David's got a hairbrush.
PERE DAVID'S DEER, the mi-lou of the Chinese, an aberrant and strangely mule-like deer (q.v.), the first evidence of whose existence was made known in Europe by the Abbe (then Pere) David, who in 1865 obtained the skin of a specimen from the herd kept at that time in the imperial park at Pekin.
On the 31st of August 1407 Guy Mone (he is always so spelt and not Mohun, and was probably from one of the Hampshire Meons; there was a John Mone of Havant admitted a Winchester scholar in 1397), bishop of St David's, died, and on the 12th of October 1407 Chicheley was by the pope provided to the bishopric of St David's.
In the interval Chicheley found time to visit his diocese for the first time and be enthroned at St David's on the 11th of May 1411.
He established his royal city on the eastern hill close to the site of the Jebusite Zion, while Jebus, the town on the western side of the Tyropoeon valley, became the civil city, of which Joab, David's leading general, was appointed governor.
The sequel to this phase is placed in the reign of Solomon, when David's old priest Abiathar, sole survivor of the priests of Shiloh, is expelled to Anathoth (near Jerusalem), and Zadok becomes the first chief priest contemporary with the foundation of the first temple (1 Kings ii.
21) must have remained; but that it was small is shown by the fact that it was deemed a suitable place for David's ambassadors to retire to after the indignities put upon them by Hanun (2 Sam.
The accession of Solomon had not been without bloodshed, and Judah, together with David's old general Joab and his faithful priest Abiathar, were opposed to the son of a woman who had been the wife of a Hittite warrior.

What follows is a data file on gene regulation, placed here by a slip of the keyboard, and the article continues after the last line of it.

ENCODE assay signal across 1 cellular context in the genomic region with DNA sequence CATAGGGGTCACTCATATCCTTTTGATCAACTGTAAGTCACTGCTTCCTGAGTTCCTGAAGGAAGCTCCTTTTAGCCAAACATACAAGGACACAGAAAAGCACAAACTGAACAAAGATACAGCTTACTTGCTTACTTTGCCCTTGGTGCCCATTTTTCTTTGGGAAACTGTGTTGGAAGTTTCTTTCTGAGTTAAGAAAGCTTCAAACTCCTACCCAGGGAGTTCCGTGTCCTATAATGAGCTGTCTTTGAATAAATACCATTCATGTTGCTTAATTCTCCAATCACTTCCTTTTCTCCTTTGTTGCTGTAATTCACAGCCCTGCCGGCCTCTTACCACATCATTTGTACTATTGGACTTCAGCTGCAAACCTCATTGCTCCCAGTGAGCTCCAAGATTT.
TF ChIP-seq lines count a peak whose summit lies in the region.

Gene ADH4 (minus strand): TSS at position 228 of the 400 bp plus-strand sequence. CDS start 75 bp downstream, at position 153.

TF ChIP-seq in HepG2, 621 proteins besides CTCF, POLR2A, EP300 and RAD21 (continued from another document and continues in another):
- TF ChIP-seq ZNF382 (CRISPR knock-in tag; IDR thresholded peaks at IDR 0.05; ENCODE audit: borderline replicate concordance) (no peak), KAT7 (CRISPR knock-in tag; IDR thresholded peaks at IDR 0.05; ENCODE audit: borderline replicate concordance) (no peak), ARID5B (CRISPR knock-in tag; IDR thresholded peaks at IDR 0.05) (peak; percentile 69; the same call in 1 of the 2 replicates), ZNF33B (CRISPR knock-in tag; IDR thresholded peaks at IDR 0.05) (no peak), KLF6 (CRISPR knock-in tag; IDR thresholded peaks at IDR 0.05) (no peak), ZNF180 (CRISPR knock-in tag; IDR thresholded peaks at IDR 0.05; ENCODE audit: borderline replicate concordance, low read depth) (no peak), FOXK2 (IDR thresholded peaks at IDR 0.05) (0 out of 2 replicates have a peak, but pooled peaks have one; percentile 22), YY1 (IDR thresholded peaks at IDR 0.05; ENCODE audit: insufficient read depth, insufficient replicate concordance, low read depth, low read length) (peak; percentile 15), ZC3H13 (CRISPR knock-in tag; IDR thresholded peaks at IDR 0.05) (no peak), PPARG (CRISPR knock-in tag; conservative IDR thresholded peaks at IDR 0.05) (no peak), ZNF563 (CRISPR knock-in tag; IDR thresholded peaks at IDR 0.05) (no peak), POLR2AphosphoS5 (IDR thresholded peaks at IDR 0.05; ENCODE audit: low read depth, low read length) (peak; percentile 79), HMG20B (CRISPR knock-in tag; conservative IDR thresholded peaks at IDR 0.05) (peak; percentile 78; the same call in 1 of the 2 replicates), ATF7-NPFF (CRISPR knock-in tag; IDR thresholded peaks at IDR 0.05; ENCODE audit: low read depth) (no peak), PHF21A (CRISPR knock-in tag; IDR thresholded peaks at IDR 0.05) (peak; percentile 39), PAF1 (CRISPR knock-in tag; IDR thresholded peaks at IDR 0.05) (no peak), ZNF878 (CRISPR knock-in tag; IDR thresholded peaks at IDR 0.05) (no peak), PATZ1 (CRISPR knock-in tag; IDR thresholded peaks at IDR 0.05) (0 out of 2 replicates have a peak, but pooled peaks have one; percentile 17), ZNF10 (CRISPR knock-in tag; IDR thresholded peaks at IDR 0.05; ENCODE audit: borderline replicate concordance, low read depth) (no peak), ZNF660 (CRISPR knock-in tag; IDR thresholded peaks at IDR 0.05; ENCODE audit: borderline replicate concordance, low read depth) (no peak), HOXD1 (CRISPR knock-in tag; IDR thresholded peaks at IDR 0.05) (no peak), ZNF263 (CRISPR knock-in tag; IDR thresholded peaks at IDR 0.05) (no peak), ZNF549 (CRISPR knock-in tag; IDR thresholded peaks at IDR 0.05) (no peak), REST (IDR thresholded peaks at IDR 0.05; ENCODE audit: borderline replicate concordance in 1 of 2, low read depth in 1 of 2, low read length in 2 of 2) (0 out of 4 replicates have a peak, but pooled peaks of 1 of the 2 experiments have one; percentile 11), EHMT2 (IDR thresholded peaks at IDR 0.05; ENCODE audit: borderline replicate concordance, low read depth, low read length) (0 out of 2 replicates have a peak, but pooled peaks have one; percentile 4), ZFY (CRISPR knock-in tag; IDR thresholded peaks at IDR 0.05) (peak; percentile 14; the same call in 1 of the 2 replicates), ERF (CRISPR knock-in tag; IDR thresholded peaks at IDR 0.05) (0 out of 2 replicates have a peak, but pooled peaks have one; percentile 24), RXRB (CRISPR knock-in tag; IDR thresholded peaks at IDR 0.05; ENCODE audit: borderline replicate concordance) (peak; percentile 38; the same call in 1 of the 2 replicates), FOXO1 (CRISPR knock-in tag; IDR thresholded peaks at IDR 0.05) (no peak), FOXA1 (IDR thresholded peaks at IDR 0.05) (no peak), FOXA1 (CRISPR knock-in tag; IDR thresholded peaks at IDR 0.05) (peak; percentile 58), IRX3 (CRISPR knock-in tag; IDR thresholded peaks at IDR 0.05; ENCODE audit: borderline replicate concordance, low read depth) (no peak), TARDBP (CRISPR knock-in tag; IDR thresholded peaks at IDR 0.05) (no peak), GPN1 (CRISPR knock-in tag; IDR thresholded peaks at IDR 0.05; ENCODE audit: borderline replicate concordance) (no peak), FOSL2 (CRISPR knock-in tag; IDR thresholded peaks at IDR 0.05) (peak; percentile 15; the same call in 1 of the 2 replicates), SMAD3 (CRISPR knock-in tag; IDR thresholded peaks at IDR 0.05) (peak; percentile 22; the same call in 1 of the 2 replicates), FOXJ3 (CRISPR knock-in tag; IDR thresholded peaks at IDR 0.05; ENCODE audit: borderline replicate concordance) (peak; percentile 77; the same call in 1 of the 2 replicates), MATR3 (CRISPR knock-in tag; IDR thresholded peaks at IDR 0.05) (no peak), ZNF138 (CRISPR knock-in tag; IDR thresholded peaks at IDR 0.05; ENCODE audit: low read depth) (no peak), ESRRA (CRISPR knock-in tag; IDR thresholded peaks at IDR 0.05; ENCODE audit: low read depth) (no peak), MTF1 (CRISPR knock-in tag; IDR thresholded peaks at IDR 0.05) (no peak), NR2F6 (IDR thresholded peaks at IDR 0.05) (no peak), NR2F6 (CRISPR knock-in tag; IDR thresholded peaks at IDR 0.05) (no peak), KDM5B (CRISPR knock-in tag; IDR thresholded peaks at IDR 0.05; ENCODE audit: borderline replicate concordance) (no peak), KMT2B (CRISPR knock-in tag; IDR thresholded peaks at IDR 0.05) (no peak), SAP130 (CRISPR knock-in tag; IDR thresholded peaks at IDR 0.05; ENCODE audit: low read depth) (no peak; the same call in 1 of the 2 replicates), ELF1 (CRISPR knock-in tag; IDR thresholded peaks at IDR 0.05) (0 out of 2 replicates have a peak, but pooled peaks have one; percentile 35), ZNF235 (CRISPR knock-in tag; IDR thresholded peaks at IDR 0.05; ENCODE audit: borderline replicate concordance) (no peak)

Nevertheless, the enmity of Judah is passed over, and when the kingdom is divided for administrative purposes into twelve districts, which ignore the tribal divisions, the centre of David's early power is exempt from the duty of providing supplies (r Kings iv.).
His small kingdom of Judah enjoyed an unbroken dynasty which survived the most serious crises, a temple which grew in splendour and wealth under royal patronage, and a legitimate priesthood which owed its origin to Zadok, the successful rival of David's priest Abiathar.
I 1-24); Caleb's overthrow of the Hebronite giants finds a parallel in David's conflicts before the capture of Jerusalem, and may be associated with the belief that these primitive giants once filled the land (Josh.
When he went on his last disastrous campaign, Hyrcanus led a Jewish contingent to join his army, partly perhaps a troop of mercenaries (for Hyrcanus was the first of the Jewish kings to hire mercenaries, with the treasure found in David's tomb).
As God's servant, Pompey destroyed their rulers and every wise councillor: soon the righteous and sinless king of David's house shall reign over them and over all the nations (xvii.).
This history, as we now have it, is extracted from various sources of unequal value, which are fitted together in a way which offers considerable difficulties to the critic. In the history of David's early adventures, for example, the narrative is not seldom disordered, and sometimes seems to repeat itself with puzzling variations of detail, which have led critics to the unanimous conclusion that the First Book of Samuel is drawn from at least two sources.
Where it follows the chapters in Samuel it is important for textual and other critical problems, but it omits narratives in which it is not interested (David's youth, persecution by Saul, Absalom's revolt, &c.), and adds long passages (David's arrangements for the temple, &c.) which reflect the views of a much later age than David's.
David's exploit is not referred to in I Sam.
Xviii., Saul's jealousy leaped at once to the conclusion that David's ambition would not stop short of the kingship. Such a suspicion would be intelligible if we could suppose that the king had heard something of the significant act of Samuel, which now stands at the head of the history of David in witness of that divine election and unction with the spirit of Yahweh on which his whole career hung (xvi.
Having been told that the soul was without form, she was much perplexed at David's words, "He leadeth my soul."